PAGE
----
Proliferation Press

A webpage devoted to tracking and analyzing current events related to the proliferation of WMD/CBRN.

Blog-On-Blog: Foreign Policy’s “Why Hawks Win”

Posted by K.E. White on January 18, 2007

by Tim Gray What is on our brain?

Though, as will soon be apparent, I am hardly an impartial judge, I’ve long maintained that psychology is among the most–if not THE most–influential social science of the past twenty years. Indeed, contra the contentions of many Media Studies partisans, it’s emerging as the discipline poised to unite and synthesize the various tentative conclusions of its fellow fields, and propose new paths down which we might more profound, if still tentative, truths.

So it’s little wonder that Kahneman and Renshon’s article affords great insight into the processes driving foreign policy. Writing as a soon-to-be-recipient of B.A.s in Political Science and Psychology–and moreover, writing surrounded by silent, studious students of same–Kahneman and Renshon’s arguments here are nothing new, but, presented afresh, remain reliably depressing. This knowledge exists: why do we continue to behave
according to the dictates of our “natural” rationality when we can behave truly rationally?

However valuable their detailed explanations of these inbuilt cognitive biases, however, they do omit what I think might be an important consideration.

From Why Hawks Win:

The effect of [cognitive biases] in conflict situations can be pernicious. A policymaker or diplomat involved in a tense exchange with a foreign government is likely to observe a great deal of hostile behavior by that country’s representatives. Some of that behavior may indeed be the result of deep hostility. But some of it is simply a response to the current situation as it is perceived by the other side.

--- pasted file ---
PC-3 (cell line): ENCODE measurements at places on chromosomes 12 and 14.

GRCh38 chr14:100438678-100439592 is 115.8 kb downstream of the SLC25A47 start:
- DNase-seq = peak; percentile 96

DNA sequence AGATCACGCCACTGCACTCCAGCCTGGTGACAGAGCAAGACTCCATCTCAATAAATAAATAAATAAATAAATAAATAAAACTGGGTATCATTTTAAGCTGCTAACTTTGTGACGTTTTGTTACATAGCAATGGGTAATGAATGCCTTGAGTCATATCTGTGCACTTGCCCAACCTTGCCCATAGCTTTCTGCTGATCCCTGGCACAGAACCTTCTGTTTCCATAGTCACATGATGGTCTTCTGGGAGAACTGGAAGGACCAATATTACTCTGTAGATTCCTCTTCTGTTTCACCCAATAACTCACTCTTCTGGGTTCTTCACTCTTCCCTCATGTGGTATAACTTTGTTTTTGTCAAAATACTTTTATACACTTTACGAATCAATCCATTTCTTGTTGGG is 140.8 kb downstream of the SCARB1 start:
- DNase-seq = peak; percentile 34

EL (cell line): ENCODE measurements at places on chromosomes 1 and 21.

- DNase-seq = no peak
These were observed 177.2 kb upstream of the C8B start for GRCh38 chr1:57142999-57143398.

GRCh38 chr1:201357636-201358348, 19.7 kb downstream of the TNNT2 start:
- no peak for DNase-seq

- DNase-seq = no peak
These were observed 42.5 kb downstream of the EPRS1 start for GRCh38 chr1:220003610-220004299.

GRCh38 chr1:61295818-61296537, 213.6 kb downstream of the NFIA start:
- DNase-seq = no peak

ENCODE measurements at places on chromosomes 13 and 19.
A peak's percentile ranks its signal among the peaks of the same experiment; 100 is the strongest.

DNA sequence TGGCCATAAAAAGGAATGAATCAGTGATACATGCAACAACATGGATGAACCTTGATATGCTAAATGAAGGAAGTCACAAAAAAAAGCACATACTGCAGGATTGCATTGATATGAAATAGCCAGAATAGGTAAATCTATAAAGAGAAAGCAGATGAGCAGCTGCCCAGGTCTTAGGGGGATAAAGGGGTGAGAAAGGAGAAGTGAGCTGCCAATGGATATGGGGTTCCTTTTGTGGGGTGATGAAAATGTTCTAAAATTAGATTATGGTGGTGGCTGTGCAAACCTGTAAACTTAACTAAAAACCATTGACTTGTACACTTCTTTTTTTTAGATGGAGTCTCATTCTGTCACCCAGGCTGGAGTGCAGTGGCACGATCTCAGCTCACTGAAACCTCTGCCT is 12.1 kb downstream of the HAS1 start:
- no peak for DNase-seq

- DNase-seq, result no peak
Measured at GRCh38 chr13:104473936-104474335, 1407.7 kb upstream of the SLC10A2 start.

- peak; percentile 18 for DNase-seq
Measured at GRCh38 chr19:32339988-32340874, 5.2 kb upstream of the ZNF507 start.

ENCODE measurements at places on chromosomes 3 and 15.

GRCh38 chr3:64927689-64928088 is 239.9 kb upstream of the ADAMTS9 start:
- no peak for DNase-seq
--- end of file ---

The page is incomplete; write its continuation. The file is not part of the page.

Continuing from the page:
Kahneman and Renshon are quite correct that the situation is a crucial element in diplomatic decisions—after all, foreign policy plays out as a series of decisions and situations. But I would urge caution in excluding specific dispositional factors, as they (probably purposefully) do.

Now, most theorists of foreign policy, I understand, reject theories grounded in the “psychological.” This is a mistake, born of a misunderstanding—critiques usually train their guns on psychoanalytic interpretations of foreign policy decisions: Hitler had a bad childhood, ergo Hitler tried to conquer Europe and extinguish a “race.” But psychology–especially in the past twenty years–has become so radically different from Freud and Freud’s followers’ dark, gothic, rather literary techniques, and revealed statistic patterns in behavioral traits which might inform our understanding of specific leaders and specific decisions.
John T. Jost
NYU’s John Jost, et al, drew fire from the right several years ago for publishing a study which, it was alleged, “pathologized” political conservatism: their conclusions suggested that certain “motivated cognitions,” such as dogmatism, intolerance of ambiguity, fear of uncertainty etc. give rise to a conservative worldview. Certainly the existence of a “social conservative” voting bloc in the U.S. lends some support to this—faith in God and faith in Our Leader Bush seem strangely similar, do they not? This is why Bush’s approval ratings will never fall below 25-30%: on the bell curves of these motivated cognitions, there’ll always be those to the far right.

Thus, when looking for leadership and competent decision-making, perhaps we should be wary of those whose personalities exhibit troubling tendencies: we might err, and elect someone whose foreign policy decisions reflect perseveration, stubborness, easy certainty and blind faith—be it, for example, in a stable, democratic Middle East, or a benevolent ghost in the sky.

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